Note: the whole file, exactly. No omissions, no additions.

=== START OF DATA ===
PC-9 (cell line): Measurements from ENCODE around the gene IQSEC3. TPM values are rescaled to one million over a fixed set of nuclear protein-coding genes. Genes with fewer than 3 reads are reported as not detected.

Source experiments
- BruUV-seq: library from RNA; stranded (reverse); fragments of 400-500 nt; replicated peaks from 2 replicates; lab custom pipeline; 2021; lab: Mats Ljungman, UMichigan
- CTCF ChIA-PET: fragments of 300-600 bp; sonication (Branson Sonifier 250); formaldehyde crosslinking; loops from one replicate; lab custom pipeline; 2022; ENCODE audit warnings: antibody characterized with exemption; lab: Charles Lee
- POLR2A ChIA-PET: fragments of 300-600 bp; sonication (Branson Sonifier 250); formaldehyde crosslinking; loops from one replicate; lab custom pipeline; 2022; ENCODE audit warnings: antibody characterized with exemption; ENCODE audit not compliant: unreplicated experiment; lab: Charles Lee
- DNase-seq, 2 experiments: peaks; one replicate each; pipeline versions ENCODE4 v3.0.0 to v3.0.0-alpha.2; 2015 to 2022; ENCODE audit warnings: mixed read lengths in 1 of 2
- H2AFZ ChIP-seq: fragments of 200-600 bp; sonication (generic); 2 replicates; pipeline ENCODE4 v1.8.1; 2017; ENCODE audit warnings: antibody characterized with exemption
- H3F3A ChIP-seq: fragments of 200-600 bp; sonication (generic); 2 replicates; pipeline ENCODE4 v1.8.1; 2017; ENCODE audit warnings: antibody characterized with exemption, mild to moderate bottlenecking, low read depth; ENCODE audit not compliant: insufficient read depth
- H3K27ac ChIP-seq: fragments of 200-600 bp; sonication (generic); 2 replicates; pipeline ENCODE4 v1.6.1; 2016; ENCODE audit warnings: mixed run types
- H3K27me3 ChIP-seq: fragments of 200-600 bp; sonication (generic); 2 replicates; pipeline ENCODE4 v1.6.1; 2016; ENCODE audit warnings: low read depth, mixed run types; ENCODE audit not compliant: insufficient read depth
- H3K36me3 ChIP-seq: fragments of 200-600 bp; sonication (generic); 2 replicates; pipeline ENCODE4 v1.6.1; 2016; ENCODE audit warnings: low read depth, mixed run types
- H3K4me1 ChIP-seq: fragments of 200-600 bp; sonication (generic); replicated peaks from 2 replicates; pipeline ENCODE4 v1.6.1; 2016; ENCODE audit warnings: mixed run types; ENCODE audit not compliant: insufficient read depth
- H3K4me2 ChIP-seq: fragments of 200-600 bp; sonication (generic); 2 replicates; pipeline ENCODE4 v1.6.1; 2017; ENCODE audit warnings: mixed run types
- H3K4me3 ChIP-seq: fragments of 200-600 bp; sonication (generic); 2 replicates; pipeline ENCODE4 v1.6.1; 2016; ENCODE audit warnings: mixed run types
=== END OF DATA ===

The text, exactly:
PC-9 (cell line): Measurements from ENCODE around the gene IQSEC3. TPM values are rescaled to one million over a fixed set of nuclear protein-coding genes. Genes with fewer than 3 reads are reported as not detected.

Source experiments
- BruUV-seq: library from RNA; stranded (reverse); fragments of 400-500 nt; replicated peaks from 2 replicates; lab custom pipeline; 2021; lab: Mats Ljungman, UMichigan
- CTCF ChIA-PET: fragments of 300-600 bp; sonication (Branson Sonifier 250); formaldehyde crosslinking; loops from one replicate; lab custom pipeline; 2022; ENCODE audit warnings: antibody characterized with exemption; lab: Charles Lee
- POLR2A ChIA-PET: fragments of 300-600 bp; sonication (Branson Sonifier 250); formaldehyde crosslinking; loops from one replicate; lab custom pipeline; 2022; ENCODE audit warnings: antibody characterized with exemption; ENCODE audit not compliant: unreplicated experiment; lab: Charles Lee
- DNase-seq, 2 experiments: peaks; one replicate each; pipeline versions ENCODE4 v3.0.0 to v3.0.0-alpha.2; 2015 to 2022; ENCODE audit warnings: mixed read lengths in 1 of 2
- H2AFZ ChIP-seq: fragments of 200-600 bp; sonication (generic); 2 replicates; pipeline ENCODE4 v1.8.1; 2017; ENCODE audit warnings: antibody characterized with exemption
- H3F3A ChIP-seq: fragments of 200-600 bp; sonication (generic); 2 replicates; pipeline ENCODE4 v1.8.1; 2017; ENCODE audit warnings: antibody characterized with exemption, mild to moderate bottlenecking, low read depth; ENCODE audit not compliant: insufficient read depth
- H3K27ac ChIP-seq: fragments of 200-600 bp; sonication (generic); 2 replicates; pipeline ENCODE4 v1.6.1; 2016; ENCODE audit warnings: mixed run types
- H3K27me3 ChIP-seq: fragments of 200-600 bp; sonication (generic); 2 replicates; pipeline ENCODE4 v1.6.1; 2016; ENCODE audit warnings: low read depth, mixed run types; ENCODE audit not compliant: insufficient read depth
- H3K36me3 ChIP-seq: fragments of 200-600 bp; sonication (generic); 2 replicates; pipeline ENCODE4 v1.6.1; 2016; ENCODE audit warnings: low read depth, mixed run types
- H3K4me1 ChIP-seq: fragments of 200-600 bp; sonication (generic); replicated peaks from 2 replicates; pipeline ENCODE4 v1.6.1; 2016; ENCODE audit warnings: mixed run types; ENCODE audit not compliant: insufficient read depth
- H3K4me2 ChIP-seq: fragments of 200-600 bp; sonication (generic); 2 replicates; pipeline ENCODE4 v1.6.1; 2017; ENCODE audit warnings: mixed run types
- H3K4me3 ChIP-seq: fragments of 200-600 bp; sonication (generic); 2 replicates; pipeline ENCODE4 v1.6.1; 2016; ENCODE audit warnings: mixed run types